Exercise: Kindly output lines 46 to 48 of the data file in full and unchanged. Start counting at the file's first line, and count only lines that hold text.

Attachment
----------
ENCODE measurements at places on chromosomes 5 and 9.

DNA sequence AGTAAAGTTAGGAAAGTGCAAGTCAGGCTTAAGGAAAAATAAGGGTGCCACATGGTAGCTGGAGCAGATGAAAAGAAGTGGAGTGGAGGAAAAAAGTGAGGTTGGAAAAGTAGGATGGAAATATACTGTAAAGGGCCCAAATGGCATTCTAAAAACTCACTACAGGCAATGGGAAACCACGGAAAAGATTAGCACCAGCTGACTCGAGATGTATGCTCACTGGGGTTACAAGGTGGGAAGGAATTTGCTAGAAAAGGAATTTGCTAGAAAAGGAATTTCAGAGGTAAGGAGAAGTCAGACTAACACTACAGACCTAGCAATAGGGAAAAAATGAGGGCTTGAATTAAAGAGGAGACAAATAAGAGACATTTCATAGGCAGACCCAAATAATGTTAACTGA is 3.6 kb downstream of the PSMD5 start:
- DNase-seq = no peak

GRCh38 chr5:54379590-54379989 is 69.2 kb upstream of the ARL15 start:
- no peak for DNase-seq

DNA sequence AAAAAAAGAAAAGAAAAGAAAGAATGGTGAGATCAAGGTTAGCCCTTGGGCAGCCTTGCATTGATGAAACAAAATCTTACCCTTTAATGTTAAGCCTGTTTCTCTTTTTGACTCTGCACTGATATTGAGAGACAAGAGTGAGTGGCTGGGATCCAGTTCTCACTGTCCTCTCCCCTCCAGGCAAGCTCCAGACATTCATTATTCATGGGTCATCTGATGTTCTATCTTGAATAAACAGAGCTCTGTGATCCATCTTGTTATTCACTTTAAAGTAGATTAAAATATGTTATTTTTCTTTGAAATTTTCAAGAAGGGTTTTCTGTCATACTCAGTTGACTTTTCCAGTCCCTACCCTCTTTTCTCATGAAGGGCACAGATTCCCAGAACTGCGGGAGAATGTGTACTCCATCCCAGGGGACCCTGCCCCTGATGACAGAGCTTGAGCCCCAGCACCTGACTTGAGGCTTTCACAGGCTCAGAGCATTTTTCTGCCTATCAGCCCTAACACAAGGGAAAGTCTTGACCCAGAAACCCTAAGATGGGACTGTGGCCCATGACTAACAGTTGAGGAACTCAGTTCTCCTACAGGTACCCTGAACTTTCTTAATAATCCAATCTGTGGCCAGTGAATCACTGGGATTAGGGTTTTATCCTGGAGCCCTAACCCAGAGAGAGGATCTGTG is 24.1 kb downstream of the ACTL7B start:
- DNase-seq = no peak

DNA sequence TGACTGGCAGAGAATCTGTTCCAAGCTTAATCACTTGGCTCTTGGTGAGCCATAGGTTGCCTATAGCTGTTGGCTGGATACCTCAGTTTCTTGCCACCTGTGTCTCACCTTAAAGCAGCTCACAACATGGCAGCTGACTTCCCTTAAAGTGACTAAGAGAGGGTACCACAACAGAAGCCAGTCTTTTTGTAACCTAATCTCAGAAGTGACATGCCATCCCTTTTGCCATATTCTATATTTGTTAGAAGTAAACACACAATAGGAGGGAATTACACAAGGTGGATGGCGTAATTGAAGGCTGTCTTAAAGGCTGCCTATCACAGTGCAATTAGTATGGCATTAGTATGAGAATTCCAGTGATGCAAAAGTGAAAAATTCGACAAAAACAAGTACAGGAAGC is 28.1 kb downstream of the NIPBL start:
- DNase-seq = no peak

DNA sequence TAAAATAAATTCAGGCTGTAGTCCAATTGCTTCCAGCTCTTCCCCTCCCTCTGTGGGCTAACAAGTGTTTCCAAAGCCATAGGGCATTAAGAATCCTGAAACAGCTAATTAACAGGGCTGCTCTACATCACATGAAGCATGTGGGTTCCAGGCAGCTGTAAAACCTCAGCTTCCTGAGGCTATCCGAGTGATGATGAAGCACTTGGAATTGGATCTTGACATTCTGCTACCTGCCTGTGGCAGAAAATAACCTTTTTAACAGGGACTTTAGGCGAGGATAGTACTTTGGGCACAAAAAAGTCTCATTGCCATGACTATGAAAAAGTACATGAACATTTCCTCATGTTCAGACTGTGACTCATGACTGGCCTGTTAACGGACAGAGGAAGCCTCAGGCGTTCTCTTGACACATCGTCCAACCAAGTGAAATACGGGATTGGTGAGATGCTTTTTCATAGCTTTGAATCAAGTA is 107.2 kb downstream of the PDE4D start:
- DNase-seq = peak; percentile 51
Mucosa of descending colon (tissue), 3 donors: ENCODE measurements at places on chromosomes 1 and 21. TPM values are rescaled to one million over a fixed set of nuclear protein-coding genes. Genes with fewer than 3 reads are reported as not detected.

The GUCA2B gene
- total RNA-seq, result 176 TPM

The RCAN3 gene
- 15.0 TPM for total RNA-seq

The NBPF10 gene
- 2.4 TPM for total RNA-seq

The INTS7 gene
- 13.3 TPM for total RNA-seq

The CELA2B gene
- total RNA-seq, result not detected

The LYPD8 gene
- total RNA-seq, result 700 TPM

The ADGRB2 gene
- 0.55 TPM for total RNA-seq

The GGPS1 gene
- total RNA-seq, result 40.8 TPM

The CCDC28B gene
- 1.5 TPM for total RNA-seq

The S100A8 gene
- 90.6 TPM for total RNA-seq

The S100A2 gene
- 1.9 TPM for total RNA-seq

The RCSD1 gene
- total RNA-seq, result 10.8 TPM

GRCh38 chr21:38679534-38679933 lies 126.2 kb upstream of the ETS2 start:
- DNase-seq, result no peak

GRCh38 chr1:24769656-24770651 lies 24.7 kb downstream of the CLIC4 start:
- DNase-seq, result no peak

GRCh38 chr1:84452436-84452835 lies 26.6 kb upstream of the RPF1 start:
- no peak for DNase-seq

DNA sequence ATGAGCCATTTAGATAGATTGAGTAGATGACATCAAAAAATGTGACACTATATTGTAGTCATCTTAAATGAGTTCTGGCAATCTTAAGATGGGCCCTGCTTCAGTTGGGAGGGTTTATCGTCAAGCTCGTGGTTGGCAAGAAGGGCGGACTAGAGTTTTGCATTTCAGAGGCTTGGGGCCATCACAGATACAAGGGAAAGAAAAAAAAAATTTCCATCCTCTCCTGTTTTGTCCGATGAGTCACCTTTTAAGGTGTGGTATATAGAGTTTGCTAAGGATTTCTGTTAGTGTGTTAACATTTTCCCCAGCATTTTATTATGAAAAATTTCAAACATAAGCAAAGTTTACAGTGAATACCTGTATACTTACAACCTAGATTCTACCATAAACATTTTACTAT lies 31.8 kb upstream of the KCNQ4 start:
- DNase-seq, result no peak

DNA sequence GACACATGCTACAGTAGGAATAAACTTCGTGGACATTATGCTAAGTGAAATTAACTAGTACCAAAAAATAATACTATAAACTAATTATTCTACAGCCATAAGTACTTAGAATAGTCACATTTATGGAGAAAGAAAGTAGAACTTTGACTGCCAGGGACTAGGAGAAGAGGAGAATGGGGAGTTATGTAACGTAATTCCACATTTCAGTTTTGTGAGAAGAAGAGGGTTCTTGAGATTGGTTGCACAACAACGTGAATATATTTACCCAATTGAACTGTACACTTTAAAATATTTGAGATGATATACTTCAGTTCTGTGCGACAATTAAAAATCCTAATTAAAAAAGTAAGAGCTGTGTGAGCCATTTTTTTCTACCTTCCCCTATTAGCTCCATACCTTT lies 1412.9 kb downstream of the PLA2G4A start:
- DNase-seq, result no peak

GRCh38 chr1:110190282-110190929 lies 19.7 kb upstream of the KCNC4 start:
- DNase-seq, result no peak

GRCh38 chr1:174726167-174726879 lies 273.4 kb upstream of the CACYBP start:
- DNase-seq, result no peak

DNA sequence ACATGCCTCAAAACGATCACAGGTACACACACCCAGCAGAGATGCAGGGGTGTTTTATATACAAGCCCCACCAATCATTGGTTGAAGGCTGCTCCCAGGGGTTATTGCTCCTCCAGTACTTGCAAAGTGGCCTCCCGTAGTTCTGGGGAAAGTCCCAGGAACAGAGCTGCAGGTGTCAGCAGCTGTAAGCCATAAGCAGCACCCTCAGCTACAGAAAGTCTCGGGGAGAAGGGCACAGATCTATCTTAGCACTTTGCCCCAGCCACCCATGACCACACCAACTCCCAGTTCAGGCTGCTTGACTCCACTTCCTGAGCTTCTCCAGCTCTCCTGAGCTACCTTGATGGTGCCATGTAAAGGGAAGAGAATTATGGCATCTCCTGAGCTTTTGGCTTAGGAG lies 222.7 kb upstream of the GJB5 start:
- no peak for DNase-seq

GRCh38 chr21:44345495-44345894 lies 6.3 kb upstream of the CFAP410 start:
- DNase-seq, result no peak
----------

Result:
- DNase-seq, result no peak

GRCh38 chr1:110190282-110190929 lies 19.7 kb upstream of the KCNC4 start:
- DNase-seq, result no peak